“It was almost like uh a little oasis of resources"
The Dab-Dab-Dab-Dab-PUNCH → Crisp and strong behind the lips and teeth to elongate and drop in pitch on the final word of the phrase (+ volume/length focus on final word)
“He’s the guy that used to bully me in school”
The SLINKY DOWN THE STEPS: Stress w/ length and pitch on onset word, drops and rattles through phrase, last word is a rise and fall in pitch - like a slinky landing on each step as it walks down the stairs
“People tend to be nice”
Pronunciation: Salient Sounds
Consonants: In opposition to European Francophones, the Québécois will pronounce their vowels with greater energy than their consonants. Through this consonant reduction pattern in French, their English pronunciations will often drop ending fricatives and find ample opportunity for elision.
/r/ → [ ɹ̠̈ ]
The /r/ sounds are very similar to North American English but with greater muscularity in the root (retraction) and back body (braced/bunched): [ɹ̠̈]. The more experienced the accent, the less retracted [ɹ̈] it lands. Ending /r/ can potentially become retroflexed [ɻ].
I will transFORM // then he’s like thank you GEORge // I go to my aPARtment house // they only had the English VERsion // it’s HARD
[r] - in French, the /r/ can often be rolled. This is not a frequent sound in English speaking Quebecers, but a possibility, especially in fresher accents or older generations.
eveRYthing was very // for at least THREE three years before //and as the credits ROLLed
When an /r/ follows a plosive sound, it can have some lip rounding come into play, turning it into a voiced labial-palatal approximate [ɥ]. This comes into fruition with a fresher accent..
so I shake his hand and I’s like no PROblem eh
θ & ð →
[t̻] & [d̻]
Both the voice and unvoiced /th/ sounds (alveolar fricatives) tend to become laminal produced plosives or stops.
THROUGH the tree // ripped at my BREATH // WITHout me you wouldn’t have NOTHing // when THEY come here THEY have to speak // we understand each OTHer // a THEAter auTHOR from Quebec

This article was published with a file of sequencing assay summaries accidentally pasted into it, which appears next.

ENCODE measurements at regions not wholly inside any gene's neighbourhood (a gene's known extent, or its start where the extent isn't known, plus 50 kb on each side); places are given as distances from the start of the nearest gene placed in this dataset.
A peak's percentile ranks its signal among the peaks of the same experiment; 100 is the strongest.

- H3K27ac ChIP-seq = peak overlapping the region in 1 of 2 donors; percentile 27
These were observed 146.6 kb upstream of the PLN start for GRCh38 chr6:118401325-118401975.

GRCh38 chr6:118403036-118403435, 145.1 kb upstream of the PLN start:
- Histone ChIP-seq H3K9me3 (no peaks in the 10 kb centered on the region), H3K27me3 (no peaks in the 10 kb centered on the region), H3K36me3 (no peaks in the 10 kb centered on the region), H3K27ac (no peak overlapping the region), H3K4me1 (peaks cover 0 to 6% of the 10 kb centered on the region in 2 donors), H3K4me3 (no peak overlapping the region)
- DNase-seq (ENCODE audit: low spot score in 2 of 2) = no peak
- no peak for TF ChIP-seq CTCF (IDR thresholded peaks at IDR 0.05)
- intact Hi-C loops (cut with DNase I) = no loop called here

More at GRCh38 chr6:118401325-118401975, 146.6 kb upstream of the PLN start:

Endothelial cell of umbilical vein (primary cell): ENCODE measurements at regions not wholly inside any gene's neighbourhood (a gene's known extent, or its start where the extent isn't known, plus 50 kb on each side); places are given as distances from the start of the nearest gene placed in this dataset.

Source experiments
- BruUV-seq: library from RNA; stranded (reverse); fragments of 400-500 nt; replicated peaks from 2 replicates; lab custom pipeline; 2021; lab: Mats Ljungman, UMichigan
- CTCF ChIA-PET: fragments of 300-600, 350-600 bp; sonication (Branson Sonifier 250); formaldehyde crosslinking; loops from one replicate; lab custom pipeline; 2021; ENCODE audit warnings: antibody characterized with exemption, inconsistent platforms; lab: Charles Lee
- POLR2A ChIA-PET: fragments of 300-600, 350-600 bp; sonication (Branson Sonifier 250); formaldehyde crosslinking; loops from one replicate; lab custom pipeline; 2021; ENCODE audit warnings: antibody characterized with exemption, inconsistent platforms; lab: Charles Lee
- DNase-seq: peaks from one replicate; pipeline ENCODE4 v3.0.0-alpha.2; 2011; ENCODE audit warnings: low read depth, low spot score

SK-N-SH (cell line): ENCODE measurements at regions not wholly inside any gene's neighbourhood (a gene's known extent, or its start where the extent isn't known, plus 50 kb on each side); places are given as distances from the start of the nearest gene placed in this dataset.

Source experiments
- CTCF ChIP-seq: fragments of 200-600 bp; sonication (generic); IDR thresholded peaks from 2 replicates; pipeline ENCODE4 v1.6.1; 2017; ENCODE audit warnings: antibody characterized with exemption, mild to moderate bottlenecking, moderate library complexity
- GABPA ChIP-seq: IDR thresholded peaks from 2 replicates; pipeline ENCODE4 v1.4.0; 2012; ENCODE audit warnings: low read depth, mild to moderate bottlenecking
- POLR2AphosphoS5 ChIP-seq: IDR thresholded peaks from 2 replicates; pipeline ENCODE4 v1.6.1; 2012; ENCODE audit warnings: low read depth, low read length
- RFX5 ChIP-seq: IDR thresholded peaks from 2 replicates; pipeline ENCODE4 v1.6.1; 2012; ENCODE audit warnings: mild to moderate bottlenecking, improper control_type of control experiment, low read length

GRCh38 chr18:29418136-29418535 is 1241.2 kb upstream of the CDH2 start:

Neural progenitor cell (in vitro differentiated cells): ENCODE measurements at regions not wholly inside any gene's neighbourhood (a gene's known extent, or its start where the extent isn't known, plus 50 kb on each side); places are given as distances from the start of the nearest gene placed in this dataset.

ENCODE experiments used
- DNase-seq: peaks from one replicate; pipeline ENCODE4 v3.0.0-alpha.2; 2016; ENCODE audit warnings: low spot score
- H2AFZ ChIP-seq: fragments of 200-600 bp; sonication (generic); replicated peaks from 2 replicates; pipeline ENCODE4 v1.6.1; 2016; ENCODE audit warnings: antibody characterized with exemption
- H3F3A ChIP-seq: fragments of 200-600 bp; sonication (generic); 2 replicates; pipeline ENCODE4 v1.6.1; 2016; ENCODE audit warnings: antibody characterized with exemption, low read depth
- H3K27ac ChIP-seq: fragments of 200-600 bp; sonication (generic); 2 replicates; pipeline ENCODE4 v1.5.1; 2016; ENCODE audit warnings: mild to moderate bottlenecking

When the /h/ sound comes at the beginning of a word is dropped.
invite HER inlaws you know // and now HER poor paw is HURT // I tend to HESITATE a little bit // over the HORIZON and above my house
Because in Canadian French many /l/ sounds are dropped, a strong reaction in their English is to pronounce them with greater retraction in the tongue back dorsum and root, velarizing them: [lˠ].
you speak ENGLISH // you know it’s Saturday night LIVE
d͡ʒ & t͡ʃ →
ʒ & ʃ
The fresher the accent the greater the likelihood that affricates will disappear, manifesting as the postalveolar fricative. This is a good one to play with various levels of the plosive to demonstrate English speech fluency. i.e. /ch/ → [ʃ] and vice versa
it’s a FUDGE // people were reLIGIOUS // going to the CHURCH // happened in the schoolyard STRANGELY
Vowels & Diphthongs
Lexical Set Keywords
Description // Additional Words
Most of this vowel appearance will maintain its back rounded with greater length [uː]. It is highly common for the palatal approximate to precede the vowel [ju]. In folks with greater European French influence an advanced [ʉ] could manifest. In younger folks a sound merging with FOOT was prevalent [ʊ̹] - called laxing.
the clichés are even not TRUE ya know // goin to the MOVIES // and it’s just BEAUtiful [ju] // my inFLUence it’s French [ʉ]
The TRAP and BATH vowels will be made more centralized in the mouth moving into an advanced or centralized [ɐ]. This vowel could also be raised at times moving towards an [ɛ].
went BACK to France // we learned the CATECHISM // they-they VANished // for EXAMPLE // I told my DAD what HAPPened
KIT & FLEECE
KIT words raise towards a FLEECE sound and FLEECE words tend to move mid central into a merger with KIT (known as laxing). When either of the vowels occur in a final syllable and are followed by a /v z ʒ ɹ/ then a lengthened [iː] FLEECE is used.
if you wanna do BUSiness // the St. Lawrence river is a BIG big river // you could do a PICNIC in the park // into my KIDS mind // then I saw a FILM that moves me // christmas trees into spaceSHIPS
THOUGHT/CLOTH → LOT merger
The THOUGHT, CLOTH, and LOT vowels are a mid-centralized open back vowel. Most younger folks will have the unrounded vowel [ɑ̽]. Older generations and fresher accents may round it [ɒ̽] and may even raise it [ɔ]. These can easily be nasalized, can sometimes be elongated into a diphthong, and can often be a long monophthong.
uh one hundred one LAW (thought) // which is aCROSS (cloth) the St. LAWrence (thought) river // it’s like waterFALLS (thought) // and it’s NOT (lot) // now I have a JOB (lot) // he’s gonna STOP (lot)
that make me FEEL much better // all the eLITE French // fresh water, TREES // PLEASE BE careful
DIPHTHONGS: in general, onset front vowels will become more centralized; closed back vowels will become rounder. Diphthongs can go one of two ways: lengthening so all sounds get shared value -or- super short or eradicated second vowel sound.